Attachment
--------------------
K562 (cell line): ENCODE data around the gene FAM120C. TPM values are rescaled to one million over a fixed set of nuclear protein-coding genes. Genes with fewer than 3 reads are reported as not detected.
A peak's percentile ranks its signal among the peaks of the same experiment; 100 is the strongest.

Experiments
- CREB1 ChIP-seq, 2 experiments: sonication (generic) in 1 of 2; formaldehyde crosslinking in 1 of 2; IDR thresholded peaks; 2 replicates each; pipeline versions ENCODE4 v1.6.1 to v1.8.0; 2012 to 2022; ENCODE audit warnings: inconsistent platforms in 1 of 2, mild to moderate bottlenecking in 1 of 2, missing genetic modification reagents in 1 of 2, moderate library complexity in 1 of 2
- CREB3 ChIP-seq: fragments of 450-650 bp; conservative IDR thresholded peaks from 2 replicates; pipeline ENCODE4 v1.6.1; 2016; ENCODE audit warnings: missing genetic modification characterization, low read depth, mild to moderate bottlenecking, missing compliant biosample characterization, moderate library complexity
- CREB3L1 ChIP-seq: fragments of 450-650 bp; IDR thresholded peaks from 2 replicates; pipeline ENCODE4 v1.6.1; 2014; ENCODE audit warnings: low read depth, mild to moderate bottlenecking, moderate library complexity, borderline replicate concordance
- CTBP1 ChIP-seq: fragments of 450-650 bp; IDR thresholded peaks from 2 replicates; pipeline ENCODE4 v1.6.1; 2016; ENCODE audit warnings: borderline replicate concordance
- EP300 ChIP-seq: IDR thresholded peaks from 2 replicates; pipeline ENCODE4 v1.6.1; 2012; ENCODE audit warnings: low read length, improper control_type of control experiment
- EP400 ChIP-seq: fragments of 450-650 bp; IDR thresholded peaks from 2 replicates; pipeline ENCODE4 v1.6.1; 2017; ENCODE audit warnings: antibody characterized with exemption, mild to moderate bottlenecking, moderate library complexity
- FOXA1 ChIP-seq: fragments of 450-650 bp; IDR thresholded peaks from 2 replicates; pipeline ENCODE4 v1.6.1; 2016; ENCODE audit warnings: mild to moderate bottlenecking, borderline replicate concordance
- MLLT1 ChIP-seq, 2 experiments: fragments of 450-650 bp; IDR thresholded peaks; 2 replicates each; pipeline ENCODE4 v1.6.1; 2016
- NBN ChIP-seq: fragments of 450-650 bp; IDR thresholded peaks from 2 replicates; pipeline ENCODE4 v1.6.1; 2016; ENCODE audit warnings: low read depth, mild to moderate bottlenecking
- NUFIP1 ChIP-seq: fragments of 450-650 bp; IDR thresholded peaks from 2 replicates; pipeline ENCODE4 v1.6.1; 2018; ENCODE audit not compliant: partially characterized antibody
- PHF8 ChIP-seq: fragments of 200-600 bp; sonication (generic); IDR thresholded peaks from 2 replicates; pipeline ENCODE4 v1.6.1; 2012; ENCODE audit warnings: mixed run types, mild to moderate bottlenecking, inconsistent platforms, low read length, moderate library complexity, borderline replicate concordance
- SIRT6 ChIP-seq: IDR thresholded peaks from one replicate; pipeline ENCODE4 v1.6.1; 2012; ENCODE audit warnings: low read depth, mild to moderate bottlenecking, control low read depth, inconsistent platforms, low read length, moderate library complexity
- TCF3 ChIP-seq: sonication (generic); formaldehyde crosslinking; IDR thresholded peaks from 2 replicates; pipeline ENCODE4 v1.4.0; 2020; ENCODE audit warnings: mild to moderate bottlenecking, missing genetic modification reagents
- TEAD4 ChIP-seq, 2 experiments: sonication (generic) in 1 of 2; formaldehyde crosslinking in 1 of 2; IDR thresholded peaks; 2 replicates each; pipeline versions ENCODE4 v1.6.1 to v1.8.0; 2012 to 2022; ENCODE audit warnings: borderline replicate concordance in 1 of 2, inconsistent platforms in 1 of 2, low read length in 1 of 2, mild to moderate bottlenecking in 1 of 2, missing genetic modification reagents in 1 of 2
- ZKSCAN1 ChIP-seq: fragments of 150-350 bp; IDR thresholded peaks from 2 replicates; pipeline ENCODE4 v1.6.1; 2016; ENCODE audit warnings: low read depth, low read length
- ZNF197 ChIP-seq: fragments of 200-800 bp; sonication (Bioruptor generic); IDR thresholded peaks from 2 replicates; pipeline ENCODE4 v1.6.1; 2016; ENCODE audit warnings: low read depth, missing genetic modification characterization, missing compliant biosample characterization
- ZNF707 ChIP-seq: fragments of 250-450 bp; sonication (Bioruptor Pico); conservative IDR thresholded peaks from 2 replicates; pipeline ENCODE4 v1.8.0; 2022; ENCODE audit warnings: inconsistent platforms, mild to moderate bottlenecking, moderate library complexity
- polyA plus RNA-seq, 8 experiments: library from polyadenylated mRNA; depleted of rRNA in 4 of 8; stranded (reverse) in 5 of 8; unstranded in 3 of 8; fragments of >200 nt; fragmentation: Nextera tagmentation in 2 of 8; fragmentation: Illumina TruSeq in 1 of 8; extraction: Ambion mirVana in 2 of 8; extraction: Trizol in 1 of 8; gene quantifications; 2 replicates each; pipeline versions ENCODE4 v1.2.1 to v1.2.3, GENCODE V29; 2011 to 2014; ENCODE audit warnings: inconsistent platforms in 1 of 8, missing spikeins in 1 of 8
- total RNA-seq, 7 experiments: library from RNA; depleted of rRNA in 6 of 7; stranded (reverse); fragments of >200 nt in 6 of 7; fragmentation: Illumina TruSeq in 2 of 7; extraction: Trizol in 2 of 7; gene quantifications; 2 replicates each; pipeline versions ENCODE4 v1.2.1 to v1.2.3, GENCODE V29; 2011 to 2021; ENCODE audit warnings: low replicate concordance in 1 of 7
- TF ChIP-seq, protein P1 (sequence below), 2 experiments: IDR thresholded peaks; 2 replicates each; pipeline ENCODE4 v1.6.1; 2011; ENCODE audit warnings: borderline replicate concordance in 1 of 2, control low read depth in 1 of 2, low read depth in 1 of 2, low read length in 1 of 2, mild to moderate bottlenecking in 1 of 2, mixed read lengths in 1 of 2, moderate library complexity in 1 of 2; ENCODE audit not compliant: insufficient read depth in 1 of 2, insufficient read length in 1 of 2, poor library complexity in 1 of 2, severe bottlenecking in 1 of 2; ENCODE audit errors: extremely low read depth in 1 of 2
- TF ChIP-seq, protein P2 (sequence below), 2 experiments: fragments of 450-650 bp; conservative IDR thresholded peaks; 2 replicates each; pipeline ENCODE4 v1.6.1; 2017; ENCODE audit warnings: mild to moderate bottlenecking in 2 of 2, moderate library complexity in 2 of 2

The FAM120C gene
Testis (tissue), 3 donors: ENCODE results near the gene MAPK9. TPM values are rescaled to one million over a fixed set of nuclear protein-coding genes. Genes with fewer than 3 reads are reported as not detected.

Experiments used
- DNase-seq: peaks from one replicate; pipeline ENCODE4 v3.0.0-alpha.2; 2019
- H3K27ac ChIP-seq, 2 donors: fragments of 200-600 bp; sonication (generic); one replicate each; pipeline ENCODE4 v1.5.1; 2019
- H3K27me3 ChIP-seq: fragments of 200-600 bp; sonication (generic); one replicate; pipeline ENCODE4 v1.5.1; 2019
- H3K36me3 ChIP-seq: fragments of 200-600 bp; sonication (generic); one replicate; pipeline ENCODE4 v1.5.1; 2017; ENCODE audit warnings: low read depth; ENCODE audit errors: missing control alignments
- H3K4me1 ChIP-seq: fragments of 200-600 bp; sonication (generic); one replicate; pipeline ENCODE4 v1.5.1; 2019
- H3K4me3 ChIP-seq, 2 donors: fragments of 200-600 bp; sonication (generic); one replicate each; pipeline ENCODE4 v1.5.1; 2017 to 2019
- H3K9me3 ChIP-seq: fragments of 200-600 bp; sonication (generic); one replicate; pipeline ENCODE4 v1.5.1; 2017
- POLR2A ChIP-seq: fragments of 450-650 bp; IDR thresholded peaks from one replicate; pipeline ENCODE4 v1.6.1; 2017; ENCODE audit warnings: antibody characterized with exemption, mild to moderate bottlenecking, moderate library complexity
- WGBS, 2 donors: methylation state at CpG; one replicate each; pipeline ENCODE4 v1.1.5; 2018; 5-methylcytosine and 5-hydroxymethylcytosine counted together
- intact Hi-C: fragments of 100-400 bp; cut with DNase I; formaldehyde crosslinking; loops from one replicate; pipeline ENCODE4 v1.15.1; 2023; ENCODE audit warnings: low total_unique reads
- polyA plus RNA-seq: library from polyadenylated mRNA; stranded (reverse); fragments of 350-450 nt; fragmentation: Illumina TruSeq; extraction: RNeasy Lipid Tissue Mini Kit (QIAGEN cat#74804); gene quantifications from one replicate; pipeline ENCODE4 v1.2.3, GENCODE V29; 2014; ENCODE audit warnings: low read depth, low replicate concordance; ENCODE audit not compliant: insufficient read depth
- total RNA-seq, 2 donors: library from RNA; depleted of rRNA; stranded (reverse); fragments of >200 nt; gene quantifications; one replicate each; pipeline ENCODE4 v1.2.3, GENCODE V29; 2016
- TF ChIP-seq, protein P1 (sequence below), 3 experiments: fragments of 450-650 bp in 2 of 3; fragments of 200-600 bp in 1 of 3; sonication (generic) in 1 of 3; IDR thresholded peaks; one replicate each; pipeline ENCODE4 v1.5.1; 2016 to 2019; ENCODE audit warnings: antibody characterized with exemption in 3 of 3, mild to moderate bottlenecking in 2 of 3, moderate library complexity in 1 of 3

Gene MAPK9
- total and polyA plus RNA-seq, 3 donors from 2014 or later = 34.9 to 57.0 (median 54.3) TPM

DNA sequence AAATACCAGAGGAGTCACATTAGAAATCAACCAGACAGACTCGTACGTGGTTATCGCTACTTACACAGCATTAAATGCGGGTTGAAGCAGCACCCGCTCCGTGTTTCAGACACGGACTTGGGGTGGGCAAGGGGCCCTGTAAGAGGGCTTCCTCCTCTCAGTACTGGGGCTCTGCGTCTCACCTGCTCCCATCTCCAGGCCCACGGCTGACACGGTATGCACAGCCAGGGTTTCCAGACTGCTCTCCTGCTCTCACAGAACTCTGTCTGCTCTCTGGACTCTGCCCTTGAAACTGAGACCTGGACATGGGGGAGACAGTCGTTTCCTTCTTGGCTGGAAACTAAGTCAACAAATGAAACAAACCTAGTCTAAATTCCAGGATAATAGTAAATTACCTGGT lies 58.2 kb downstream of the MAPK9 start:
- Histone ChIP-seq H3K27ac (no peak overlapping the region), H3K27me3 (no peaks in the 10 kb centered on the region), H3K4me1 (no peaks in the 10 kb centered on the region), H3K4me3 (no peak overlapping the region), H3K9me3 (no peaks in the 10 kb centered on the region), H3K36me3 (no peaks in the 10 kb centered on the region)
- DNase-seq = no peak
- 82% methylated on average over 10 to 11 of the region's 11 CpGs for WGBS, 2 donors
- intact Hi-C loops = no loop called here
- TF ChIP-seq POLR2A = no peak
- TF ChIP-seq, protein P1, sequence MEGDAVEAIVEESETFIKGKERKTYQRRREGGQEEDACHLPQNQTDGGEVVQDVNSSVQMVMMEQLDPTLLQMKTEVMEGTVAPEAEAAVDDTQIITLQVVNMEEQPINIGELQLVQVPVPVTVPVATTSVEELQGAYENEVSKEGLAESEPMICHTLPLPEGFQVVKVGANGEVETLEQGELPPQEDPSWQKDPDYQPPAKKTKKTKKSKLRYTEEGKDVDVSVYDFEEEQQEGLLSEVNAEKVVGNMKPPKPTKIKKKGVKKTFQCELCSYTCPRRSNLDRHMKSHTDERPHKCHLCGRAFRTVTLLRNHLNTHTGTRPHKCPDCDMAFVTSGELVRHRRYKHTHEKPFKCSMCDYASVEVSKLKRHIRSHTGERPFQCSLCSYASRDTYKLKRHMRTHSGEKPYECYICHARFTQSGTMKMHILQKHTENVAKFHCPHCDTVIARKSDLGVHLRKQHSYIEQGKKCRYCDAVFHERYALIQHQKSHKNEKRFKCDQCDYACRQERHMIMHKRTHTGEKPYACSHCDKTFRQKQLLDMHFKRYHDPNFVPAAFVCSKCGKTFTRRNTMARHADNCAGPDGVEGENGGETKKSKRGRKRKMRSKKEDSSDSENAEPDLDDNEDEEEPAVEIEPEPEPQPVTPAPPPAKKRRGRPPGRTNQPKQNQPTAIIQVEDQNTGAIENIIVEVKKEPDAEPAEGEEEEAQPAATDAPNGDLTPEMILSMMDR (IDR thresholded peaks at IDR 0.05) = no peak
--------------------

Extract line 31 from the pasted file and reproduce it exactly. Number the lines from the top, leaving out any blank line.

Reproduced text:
- H3K36me3 ChIP-seq: fragments of 200-600 bp; sonication (generic); one replicate; pipeline ENCODE4 v1.5.1; 2017; ENCODE audit warnings: low read depth; ENCODE audit errors: missing control alignments